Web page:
That generation’s lack of zeal for holiness has produced a trend: acceptance of sin, ignorance of its impact and weakened relationships with God, people and the world.
Many were wounded in their relation to God by the legalism they experienced. It was all about “if you are good, God will be happy.” When they heard the good news of God’s unconditional grace, we were healed in deep ways. Pendulums are designed to swing, and the pendulum swing toward God’s grace and love meant a generation has been nurtured on a message that has embraced a gracious view of God, but has far too often ignored the zealous holiness of that same God’s love.
We are in a dangerous place today. We need to confront again the message of the Bible about sin.
"God forgives, you know"
One day after I spoke at a church, a college student approached me and began telling me about her roommate, and I’m guessing you know someone like both of these young women. First, she told me her roommate had slept with more than one guy that semester; that her roommate got drunk most Saturday nights; that her roommate was very active in a Bible study; and that she was also in a worship band.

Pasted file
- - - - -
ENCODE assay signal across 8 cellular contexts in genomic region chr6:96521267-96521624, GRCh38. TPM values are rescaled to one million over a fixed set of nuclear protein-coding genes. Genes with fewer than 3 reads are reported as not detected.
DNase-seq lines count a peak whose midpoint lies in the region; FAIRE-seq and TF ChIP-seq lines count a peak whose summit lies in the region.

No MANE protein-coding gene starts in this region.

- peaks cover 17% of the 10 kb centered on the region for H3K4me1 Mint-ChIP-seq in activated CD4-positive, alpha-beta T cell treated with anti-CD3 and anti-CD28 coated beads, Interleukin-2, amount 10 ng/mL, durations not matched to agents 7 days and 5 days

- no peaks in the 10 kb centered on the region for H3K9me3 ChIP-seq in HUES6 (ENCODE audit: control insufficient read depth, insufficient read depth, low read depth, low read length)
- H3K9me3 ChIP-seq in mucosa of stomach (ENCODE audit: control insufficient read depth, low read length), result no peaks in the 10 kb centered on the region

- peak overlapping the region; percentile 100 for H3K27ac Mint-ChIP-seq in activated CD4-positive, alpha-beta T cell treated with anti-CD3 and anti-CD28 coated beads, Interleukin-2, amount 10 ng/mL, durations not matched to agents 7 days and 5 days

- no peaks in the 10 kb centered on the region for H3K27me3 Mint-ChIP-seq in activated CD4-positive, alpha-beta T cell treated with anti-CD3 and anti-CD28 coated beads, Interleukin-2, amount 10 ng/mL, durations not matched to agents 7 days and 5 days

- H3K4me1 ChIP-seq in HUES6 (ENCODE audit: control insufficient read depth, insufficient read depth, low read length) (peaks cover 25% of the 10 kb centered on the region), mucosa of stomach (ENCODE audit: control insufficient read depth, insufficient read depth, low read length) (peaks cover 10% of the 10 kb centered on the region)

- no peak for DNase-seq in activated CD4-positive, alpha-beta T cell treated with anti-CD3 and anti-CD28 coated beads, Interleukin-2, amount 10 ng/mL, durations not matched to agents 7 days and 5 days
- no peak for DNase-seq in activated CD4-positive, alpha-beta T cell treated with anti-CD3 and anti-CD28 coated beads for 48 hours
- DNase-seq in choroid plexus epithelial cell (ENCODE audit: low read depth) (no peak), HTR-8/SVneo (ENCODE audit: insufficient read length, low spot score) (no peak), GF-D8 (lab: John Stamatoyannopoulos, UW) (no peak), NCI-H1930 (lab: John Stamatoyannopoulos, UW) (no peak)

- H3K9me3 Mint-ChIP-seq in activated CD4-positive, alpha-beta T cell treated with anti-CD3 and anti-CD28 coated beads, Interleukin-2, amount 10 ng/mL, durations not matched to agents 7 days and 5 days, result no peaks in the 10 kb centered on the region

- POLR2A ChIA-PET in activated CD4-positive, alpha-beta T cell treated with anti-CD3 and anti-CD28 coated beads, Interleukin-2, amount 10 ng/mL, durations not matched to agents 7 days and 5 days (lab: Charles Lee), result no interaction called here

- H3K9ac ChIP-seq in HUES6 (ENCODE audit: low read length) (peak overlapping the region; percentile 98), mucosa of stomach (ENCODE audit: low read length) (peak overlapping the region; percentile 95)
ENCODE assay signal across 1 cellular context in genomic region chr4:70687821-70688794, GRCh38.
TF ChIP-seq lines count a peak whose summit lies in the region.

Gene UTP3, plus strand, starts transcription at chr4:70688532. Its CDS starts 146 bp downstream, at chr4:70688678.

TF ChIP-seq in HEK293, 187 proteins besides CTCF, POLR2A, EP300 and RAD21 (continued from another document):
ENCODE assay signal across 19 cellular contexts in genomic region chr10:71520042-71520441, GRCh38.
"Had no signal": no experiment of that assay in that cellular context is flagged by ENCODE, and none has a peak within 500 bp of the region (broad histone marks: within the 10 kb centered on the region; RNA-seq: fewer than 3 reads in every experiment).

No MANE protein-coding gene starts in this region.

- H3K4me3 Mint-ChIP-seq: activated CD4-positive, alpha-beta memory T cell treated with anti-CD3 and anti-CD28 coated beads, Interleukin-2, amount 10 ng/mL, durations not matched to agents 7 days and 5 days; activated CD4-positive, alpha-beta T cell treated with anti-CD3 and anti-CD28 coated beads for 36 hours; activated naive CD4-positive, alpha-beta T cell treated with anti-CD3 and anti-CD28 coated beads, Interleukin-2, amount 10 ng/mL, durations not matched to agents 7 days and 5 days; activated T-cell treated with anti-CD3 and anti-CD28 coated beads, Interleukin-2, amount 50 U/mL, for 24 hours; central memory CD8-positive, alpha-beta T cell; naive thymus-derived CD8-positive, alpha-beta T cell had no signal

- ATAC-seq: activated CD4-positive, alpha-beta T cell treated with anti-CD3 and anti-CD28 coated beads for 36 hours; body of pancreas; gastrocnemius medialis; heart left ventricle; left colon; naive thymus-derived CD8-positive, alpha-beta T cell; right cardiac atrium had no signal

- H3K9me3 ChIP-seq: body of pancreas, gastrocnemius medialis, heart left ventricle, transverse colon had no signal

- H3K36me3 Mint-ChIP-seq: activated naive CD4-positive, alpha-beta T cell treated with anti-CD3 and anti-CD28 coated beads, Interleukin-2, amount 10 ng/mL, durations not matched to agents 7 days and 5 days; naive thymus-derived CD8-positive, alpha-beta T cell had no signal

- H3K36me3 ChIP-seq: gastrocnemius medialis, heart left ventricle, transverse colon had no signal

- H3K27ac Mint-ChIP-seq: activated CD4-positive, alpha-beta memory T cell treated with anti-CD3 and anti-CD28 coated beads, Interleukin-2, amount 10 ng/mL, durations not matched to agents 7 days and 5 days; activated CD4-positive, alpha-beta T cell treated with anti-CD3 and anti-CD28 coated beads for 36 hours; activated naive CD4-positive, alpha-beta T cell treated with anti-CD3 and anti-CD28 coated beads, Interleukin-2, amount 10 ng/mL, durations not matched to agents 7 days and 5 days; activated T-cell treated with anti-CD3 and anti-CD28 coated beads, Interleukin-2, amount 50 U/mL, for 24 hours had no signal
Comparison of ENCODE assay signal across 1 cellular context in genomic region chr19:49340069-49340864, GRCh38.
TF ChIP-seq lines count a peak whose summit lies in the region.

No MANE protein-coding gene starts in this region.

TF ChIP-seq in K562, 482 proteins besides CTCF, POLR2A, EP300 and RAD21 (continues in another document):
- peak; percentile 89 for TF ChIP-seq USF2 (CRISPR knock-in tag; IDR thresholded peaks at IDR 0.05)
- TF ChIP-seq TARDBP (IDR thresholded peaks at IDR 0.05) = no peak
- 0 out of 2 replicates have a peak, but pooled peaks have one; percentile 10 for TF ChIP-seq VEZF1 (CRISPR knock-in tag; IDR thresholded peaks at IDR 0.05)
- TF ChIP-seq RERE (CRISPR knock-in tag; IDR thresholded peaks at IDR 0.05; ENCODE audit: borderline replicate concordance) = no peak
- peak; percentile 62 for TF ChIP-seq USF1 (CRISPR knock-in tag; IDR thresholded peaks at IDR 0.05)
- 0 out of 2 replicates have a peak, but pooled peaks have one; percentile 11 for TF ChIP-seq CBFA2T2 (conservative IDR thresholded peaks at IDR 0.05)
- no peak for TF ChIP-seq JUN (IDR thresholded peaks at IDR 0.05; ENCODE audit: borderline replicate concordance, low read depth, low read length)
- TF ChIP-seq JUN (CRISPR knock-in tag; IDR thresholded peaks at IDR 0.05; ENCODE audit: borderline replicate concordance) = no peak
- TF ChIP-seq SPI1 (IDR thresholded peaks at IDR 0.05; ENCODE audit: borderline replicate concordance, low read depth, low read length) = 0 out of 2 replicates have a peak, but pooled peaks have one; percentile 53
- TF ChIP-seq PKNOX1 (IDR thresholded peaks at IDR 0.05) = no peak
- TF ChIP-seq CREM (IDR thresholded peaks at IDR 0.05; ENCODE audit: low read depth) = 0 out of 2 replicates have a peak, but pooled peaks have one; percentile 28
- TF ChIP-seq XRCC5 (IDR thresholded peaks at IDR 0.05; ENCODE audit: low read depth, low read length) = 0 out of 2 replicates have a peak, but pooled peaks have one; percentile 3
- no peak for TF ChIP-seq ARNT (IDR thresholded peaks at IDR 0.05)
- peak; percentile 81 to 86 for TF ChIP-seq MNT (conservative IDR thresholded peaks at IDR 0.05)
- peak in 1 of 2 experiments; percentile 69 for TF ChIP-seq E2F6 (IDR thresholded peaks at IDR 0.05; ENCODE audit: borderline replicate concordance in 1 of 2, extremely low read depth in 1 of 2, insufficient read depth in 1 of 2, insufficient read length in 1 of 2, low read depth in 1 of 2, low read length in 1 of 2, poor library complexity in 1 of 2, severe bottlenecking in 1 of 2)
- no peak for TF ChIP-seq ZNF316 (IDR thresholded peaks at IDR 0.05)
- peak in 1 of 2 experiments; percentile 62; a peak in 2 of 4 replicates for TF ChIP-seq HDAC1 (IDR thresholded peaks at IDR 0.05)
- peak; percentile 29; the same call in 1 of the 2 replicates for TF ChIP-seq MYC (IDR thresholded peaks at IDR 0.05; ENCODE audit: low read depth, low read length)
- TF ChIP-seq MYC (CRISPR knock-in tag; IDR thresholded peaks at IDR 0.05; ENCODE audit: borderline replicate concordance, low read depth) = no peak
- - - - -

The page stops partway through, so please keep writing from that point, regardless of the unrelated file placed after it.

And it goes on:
I asked, “Does your roommate consider herself a Christian?” The young woman responded: “Of course she’s a Christian.”
I was perhaps more bothered by that last response than by the actions of the roommate. For this person talking to me, the issue wasn’t Christian-or-not, but why I would even ask such a question.
Her final words to me were, “God forgives, you know.” Her tone wasn’t a tone of gratitude for God’s grace but presumption of God’s grace. I was troubled as much by her attitude as I am by what I see as a trend among our culture: Sin is falling into grace and disappearing from our concerns.
There you have it: When we don’t see the gravity of sin, we won’t be reliant upon God for the grace of sanctification and transformation, and holiness won’t be our aim in life. So, let’s look at what sin is, where sin wants to take us and what sin does to us.